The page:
For presenting virtual objects in a real space, mixed reality (MR) technique is very effective to simulate an overview of a scenery. In interior design, for instance, the coordinates of the arrangements and the colours of the items need to be determined based on various layout plans. We propose a new framework for interactively arranging and rendering virtual objects in real space by manipulating physical 3D markers. A 3D marker consists of 2D codes and a spherical mirror for acquiring both geometric and photometric conditions by single camera instantaneously. Experimental results showed that the proposed approach is effective for providing appropriate geometry and local lighting conditions to present each virtual object in a simple system. The proposed system allows the user to experiment arranging of virtual furniture and verify the created scene which is visually consistent with the physical space.
This paper proposes a method of synthesis of lighting environment based on the atmospheric conditions for creating highly realistic outdoor scenes. The optical atmospheric model takes into account the effects of Rayleigh and of Mie scattering as a part of the physical model. Clouds, which enhance the reality effect of rendered images, are extracted and composed onto the spherical light image. A CIE XYZV color model is used as a visual modelto create scotopic vision. A comparison of a calculated and a measured spherical light image showed that using the proposed method can reproduce a proper lighting environment under any atmospheric conditions.
We propose a stereoscopic display system for multiple users. It allows three or more people to simultaneously observe individual stereoscopic image pairs from their own viewpoints. The system tracks the position of the user's heads and it generates distortion-free images for each user. The system consists of a normal display and a display mask with a hole in the center. The display mask is placed at a suitable distance over the display surface. By controlling the position of the image drawing area for each user according to the corresponding user's viewpoint, each user can observe the stereoscopic image pairs shown in an individual area of the display system with shutter glasses. On the other hand, no user is able to see the image drawing areas of the other users because these areas are adequately occluded by the display mask. Accordingly, the display system can simultaneously provide intelligible 3D stereoscopic images for three or more moving observers without flickering or distortion.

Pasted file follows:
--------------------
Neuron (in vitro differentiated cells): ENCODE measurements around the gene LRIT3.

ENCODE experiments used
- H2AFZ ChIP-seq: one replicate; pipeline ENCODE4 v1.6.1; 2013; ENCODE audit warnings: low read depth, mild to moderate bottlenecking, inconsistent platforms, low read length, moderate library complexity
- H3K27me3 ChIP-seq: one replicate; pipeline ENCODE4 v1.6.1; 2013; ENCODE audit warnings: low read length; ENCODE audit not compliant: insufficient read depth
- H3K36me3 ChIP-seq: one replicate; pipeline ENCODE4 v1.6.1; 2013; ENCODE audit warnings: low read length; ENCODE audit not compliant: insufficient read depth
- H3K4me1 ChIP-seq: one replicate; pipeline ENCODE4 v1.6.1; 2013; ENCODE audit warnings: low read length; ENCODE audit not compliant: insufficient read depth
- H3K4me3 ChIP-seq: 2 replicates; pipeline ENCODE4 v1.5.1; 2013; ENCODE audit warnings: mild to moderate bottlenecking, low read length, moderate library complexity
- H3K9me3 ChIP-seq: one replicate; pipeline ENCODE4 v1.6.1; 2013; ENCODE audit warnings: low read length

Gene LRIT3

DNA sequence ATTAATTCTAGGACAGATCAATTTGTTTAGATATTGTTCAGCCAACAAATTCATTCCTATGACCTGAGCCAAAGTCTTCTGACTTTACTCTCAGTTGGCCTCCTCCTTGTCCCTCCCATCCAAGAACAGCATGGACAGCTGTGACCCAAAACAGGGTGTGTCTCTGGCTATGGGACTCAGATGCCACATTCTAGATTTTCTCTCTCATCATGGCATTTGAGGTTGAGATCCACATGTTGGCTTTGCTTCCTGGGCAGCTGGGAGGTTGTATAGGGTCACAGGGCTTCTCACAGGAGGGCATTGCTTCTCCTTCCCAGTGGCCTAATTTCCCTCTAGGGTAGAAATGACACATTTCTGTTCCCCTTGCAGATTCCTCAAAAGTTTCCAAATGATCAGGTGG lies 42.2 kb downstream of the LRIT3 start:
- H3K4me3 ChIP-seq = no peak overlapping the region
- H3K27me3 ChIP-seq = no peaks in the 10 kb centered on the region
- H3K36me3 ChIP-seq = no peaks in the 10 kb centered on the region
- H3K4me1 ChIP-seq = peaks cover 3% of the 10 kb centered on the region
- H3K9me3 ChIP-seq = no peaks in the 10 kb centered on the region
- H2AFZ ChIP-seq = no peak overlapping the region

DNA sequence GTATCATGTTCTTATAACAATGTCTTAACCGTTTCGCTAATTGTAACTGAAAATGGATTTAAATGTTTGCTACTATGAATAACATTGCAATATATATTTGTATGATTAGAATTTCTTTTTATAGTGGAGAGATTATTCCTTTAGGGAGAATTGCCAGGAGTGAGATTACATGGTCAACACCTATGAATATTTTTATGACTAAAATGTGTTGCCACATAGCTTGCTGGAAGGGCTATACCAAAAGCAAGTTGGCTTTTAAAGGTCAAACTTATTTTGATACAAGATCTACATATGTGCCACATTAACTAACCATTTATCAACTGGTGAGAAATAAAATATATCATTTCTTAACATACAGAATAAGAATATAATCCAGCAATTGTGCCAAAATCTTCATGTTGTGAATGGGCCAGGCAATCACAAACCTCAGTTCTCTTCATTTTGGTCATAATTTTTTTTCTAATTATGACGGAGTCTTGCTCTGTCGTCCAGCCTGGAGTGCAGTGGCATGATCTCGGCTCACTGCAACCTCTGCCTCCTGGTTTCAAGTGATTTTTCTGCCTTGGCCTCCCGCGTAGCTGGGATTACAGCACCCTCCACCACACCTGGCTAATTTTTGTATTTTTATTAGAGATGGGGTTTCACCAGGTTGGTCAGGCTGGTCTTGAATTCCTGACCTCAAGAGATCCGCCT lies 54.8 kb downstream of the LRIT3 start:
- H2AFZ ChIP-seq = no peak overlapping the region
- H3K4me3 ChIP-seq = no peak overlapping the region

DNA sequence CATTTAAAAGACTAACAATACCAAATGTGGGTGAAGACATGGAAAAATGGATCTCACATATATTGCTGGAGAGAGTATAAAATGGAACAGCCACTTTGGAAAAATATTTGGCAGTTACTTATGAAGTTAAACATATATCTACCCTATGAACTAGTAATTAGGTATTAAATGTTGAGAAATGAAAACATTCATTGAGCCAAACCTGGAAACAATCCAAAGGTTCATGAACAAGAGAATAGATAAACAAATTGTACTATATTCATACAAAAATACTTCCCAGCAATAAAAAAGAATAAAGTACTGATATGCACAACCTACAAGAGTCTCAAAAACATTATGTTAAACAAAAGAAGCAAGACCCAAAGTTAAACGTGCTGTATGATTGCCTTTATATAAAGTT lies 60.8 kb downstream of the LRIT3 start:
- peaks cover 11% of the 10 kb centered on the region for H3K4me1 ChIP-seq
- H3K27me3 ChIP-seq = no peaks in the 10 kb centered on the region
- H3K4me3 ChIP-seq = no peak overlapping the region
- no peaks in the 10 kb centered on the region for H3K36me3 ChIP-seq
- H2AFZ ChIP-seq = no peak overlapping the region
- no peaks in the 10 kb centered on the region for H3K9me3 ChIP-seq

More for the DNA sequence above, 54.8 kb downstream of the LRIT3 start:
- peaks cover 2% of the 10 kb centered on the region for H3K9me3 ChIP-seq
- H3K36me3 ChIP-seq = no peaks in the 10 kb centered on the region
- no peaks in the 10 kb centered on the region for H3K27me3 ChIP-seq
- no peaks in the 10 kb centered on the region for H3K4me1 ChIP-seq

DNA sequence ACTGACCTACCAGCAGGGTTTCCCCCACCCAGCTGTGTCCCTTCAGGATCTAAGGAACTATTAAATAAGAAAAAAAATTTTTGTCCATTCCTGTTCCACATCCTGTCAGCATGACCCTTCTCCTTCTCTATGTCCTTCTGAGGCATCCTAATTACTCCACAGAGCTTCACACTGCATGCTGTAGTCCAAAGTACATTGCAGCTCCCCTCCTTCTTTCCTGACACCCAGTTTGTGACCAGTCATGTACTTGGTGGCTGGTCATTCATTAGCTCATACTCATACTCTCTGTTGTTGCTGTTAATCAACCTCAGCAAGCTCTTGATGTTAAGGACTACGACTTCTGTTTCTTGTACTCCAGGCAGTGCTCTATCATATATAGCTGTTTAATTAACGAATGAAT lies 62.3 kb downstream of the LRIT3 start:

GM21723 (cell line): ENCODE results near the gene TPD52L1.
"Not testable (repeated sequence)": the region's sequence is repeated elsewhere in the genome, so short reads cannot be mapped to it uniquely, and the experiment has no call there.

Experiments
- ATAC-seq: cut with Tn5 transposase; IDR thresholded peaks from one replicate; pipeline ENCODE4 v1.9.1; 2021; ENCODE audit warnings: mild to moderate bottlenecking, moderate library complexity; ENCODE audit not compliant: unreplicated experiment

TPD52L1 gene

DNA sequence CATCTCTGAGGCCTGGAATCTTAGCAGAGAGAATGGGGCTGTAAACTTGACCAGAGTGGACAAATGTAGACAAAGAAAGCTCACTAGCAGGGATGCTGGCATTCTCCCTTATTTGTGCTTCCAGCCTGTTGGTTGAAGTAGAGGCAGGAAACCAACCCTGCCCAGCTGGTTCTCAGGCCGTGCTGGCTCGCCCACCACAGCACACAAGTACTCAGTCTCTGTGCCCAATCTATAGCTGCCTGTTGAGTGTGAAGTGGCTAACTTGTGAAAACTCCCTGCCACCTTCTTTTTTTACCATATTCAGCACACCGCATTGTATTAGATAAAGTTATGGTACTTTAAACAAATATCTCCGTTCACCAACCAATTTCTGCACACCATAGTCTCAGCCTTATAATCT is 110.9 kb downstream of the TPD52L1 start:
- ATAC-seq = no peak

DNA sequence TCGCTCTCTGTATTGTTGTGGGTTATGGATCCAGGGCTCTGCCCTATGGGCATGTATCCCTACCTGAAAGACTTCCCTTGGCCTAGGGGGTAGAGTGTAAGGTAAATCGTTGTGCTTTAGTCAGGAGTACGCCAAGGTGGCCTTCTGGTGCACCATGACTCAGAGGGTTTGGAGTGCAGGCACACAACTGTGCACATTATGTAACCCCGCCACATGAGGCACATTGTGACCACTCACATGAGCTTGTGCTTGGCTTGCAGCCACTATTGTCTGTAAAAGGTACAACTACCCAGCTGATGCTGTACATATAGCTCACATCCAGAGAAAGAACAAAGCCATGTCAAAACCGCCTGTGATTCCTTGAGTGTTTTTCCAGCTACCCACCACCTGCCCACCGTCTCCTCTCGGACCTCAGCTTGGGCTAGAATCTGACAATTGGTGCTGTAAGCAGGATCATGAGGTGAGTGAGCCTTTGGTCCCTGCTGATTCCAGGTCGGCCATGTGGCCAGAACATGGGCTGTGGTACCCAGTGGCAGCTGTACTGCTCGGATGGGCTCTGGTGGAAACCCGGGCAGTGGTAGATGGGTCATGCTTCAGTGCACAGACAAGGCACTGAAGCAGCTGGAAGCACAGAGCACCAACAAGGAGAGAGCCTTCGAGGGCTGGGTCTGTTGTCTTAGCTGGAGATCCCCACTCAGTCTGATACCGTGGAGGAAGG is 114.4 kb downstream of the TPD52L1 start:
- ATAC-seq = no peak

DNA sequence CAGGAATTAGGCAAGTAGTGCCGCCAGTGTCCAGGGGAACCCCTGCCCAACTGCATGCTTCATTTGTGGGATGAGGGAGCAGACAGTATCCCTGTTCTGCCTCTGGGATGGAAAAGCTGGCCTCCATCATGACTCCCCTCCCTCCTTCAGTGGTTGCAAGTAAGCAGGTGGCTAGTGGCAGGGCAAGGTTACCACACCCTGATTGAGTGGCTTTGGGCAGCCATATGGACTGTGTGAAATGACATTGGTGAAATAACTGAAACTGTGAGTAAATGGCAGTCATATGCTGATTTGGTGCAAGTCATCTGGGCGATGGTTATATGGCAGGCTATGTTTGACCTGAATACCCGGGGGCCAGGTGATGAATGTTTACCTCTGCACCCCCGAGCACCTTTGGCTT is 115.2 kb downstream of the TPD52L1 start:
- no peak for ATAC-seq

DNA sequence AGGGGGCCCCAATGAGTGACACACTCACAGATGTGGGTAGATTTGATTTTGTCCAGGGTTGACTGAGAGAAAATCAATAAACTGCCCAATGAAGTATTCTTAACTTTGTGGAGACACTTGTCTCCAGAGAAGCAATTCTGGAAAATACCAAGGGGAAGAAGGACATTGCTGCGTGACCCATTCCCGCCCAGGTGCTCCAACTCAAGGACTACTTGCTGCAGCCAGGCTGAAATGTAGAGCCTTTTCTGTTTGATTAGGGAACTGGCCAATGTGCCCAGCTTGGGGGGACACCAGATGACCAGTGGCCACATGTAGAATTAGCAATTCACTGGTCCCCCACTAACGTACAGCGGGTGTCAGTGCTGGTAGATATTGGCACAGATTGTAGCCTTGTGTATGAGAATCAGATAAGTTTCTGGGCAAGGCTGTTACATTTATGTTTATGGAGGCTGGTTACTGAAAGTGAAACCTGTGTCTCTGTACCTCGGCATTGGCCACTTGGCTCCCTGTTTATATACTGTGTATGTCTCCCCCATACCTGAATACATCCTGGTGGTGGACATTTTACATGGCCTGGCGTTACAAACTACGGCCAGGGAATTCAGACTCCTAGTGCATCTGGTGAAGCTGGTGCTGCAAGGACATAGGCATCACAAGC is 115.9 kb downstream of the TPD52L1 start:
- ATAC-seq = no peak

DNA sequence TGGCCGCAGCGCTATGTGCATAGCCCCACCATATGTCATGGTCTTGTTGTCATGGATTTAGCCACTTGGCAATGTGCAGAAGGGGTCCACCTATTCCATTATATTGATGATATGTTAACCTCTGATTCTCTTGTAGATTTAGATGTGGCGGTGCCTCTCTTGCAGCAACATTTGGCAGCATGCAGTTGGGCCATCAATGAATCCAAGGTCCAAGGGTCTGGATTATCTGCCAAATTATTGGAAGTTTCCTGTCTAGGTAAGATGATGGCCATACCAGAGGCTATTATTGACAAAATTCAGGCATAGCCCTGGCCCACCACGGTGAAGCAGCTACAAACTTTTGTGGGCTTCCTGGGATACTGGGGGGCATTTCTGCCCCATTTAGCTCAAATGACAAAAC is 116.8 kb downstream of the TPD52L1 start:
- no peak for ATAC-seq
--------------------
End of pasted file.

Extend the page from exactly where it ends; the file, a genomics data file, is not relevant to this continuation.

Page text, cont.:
We propose a method for removing view-disturbing waterdrops from images by processing images taken with a pan-tilt camera system. Images that are taken on rainy days are often hard to make out due to adherent waterdrops on the surface of the protecting lens. In our method, a first image of a distant view is taken and then a second image is taken from a different angle. The new image is transformed with the projective transformation and compared with the first one to identify the regions with waterdrops. We can distinguish which image portion has waterdrops by considering the distance between two potential waterdrop regions. Finally, the region with waterdrops can be eliminated by merging two images. Experimental results showed the effectiveness of this method.
Many communication aid systems have been developed for severely physically handicapped people like ALS patients. The eye-gaze input system is being studied as an interface for a communication aid that can operate a computer with eye movement alone. Conventional eye-gaze input systems, however, can harm users. This is due to the use of infrared rays on the eyes to detect the eye-gaze. The prolonged irradiation could potentially cause eye damage such as glassblower's cataract, retinitis solaris, or dry eyes. We propose an eye-gaze input system using a personal computer and a home video camera for eye-gaze detection under natural light. The system detects the eye-gaze using image analysis based on the limbus tracking method, and it does not require special image processing units or sensors. The system is safe, compact and easy to use.